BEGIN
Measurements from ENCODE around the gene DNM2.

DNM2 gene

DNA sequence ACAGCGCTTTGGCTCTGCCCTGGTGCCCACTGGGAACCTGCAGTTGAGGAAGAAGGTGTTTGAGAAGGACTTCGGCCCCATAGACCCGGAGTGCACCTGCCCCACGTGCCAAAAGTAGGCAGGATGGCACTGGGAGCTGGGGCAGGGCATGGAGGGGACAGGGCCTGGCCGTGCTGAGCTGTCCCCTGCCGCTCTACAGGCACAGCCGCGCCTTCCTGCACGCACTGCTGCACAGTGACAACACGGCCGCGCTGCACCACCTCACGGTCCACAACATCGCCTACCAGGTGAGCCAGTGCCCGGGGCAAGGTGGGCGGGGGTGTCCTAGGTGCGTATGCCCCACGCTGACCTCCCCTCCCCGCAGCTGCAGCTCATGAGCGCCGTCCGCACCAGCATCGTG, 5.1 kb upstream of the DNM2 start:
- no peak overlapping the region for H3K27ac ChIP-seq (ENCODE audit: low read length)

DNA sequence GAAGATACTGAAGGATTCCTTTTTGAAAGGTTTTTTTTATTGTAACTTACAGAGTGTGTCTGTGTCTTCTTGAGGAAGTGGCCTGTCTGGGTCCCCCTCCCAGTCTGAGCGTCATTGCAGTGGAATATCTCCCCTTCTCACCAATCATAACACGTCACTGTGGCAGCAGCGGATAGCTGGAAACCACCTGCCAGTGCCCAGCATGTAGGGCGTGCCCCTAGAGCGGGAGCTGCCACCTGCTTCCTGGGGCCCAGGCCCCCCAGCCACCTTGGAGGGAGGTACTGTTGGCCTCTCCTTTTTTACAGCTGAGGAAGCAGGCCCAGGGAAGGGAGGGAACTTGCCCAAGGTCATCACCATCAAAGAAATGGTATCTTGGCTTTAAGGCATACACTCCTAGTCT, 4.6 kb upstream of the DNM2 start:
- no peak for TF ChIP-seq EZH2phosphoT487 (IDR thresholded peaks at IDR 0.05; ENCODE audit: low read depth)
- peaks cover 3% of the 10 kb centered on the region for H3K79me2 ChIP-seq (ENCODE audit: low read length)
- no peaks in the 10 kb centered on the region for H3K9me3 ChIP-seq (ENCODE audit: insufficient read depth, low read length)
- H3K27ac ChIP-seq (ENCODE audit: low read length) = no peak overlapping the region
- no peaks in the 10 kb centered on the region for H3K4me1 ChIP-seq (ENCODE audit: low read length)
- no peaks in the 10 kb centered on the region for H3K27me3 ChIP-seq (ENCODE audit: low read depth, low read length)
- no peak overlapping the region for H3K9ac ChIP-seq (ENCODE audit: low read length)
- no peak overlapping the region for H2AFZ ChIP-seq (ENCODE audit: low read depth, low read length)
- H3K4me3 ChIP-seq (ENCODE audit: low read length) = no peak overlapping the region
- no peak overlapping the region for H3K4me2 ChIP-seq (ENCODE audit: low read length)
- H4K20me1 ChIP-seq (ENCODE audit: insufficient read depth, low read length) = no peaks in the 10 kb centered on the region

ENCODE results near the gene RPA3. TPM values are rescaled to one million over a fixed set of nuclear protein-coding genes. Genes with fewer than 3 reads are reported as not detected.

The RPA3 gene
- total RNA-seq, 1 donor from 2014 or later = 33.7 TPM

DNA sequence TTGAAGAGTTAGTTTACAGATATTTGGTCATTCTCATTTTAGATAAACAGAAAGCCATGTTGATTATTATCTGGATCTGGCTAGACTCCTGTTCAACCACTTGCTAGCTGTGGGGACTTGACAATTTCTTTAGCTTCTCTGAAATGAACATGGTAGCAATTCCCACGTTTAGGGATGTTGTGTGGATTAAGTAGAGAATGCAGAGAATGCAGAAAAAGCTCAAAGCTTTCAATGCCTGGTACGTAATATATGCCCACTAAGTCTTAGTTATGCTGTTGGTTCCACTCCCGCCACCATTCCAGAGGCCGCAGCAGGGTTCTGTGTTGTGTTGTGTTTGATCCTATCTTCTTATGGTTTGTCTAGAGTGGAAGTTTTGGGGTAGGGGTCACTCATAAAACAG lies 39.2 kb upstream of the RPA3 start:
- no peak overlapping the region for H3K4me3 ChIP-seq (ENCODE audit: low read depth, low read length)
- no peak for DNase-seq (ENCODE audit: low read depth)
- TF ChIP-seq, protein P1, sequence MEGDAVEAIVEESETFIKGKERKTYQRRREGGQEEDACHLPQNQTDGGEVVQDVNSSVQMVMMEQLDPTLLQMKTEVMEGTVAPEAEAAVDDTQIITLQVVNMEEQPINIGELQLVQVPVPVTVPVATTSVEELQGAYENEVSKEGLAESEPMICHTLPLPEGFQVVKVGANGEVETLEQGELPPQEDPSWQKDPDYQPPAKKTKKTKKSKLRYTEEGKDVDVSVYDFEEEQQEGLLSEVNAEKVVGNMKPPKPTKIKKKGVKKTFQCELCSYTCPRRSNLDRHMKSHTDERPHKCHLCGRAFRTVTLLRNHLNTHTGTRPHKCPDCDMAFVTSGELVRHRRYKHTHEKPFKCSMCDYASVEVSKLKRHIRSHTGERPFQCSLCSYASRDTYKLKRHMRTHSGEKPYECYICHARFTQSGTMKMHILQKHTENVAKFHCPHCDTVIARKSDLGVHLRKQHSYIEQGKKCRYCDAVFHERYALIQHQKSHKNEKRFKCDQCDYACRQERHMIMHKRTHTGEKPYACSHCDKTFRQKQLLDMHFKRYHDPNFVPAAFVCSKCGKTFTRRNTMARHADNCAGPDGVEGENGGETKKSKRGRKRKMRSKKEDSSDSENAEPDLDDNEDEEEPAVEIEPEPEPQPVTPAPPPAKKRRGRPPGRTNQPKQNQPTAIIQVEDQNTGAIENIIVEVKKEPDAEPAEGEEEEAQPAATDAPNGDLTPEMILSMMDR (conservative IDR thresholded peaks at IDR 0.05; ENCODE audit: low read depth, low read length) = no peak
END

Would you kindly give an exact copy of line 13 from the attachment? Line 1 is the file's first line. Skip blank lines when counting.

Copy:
- no peak overlapping the region for H2AFZ ChIP-seq (ENCODE audit: low read depth, low read length)